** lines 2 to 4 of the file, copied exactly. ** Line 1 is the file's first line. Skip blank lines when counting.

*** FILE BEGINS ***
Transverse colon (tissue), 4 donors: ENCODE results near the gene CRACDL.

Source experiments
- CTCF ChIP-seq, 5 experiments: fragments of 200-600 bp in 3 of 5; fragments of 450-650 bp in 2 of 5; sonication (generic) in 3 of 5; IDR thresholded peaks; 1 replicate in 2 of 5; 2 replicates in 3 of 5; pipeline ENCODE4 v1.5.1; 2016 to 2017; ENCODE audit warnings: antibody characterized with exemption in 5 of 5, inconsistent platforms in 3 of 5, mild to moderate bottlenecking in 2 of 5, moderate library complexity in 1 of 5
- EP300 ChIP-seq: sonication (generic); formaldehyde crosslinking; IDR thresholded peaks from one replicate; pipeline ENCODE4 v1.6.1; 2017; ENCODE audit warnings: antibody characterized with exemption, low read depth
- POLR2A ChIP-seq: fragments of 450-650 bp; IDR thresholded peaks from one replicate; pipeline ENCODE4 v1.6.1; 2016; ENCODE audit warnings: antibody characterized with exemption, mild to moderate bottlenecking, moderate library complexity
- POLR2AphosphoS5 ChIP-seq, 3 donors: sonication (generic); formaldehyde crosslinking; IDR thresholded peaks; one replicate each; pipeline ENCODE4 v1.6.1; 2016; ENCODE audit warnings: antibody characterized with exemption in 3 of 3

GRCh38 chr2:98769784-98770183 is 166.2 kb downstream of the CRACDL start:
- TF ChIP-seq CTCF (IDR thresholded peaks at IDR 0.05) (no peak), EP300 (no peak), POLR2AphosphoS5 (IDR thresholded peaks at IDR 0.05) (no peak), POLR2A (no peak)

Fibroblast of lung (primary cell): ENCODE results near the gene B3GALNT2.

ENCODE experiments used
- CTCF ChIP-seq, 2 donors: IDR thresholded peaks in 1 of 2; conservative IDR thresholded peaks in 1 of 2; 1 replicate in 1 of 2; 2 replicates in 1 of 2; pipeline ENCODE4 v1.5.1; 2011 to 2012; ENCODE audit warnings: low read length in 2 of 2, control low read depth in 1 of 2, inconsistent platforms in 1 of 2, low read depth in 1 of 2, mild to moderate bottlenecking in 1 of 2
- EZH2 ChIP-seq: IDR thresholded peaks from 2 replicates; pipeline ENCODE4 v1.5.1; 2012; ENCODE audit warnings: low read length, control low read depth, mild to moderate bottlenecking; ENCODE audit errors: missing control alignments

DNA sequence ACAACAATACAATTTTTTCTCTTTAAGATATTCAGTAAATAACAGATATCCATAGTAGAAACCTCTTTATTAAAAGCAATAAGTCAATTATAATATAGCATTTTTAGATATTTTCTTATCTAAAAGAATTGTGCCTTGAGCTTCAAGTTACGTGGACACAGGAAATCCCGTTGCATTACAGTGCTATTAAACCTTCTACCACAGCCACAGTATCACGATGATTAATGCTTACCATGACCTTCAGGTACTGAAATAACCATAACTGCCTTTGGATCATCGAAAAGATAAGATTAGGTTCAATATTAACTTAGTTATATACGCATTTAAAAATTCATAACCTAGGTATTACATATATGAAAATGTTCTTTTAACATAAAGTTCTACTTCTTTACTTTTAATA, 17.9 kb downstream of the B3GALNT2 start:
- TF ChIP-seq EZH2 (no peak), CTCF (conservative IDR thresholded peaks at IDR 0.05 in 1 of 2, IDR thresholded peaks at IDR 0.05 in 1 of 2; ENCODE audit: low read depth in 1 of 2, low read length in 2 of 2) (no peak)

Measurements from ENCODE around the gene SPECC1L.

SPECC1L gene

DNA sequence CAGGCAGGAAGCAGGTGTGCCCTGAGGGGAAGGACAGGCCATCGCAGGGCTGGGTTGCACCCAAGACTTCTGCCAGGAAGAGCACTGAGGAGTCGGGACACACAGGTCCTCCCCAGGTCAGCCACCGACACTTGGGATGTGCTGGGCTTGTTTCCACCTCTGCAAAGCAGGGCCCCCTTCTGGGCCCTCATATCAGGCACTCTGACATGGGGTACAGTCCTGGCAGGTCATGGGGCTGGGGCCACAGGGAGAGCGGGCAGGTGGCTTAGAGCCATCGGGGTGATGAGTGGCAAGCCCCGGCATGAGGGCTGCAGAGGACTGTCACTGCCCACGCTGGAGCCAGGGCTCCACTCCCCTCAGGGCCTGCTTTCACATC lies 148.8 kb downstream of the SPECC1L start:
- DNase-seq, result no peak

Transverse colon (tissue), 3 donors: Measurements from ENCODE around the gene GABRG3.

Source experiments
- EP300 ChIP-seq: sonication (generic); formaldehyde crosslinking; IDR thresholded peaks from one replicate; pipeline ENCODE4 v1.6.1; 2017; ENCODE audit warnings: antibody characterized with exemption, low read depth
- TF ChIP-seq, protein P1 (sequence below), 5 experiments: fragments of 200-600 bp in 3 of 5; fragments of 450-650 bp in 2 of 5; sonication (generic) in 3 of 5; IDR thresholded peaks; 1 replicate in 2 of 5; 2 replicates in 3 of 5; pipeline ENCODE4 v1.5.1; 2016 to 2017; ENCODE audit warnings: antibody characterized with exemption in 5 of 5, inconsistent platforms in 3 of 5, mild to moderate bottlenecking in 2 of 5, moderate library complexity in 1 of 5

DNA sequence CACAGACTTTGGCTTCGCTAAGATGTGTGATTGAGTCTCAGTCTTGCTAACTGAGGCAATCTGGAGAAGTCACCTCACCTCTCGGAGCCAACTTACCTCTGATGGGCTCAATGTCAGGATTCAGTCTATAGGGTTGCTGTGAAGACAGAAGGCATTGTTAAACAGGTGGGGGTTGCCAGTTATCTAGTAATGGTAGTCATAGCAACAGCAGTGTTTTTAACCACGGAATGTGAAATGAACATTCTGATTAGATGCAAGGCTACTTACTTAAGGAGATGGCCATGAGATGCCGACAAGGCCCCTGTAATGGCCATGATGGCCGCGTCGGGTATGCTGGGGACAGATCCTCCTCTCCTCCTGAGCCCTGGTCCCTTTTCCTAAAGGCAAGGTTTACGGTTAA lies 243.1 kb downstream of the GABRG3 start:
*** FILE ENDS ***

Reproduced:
Source experiments
- CTCF ChIP-seq, 5 experiments: fragments of 200-600 bp in 3 of 5; fragments of 450-650 bp in 2 of 5; sonication (generic) in 3 of 5; IDR thresholded peaks; 1 replicate in 2 of 5; 2 replicates in 3 of 5; pipeline ENCODE4 v1.5.1; 2016 to 2017; ENCODE audit warnings: antibody characterized with exemption in 5 of 5, inconsistent platforms in 3 of 5, mild to moderate bottlenecking in 2 of 5, moderate library complexity in 1 of 5
- EP300 ChIP-seq: sonication (generic); formaldehyde crosslinking; IDR thresholded peaks from one replicate; pipeline ENCODE4 v1.6.1; 2017; ENCODE audit warnings: antibody characterized with exemption, low read depth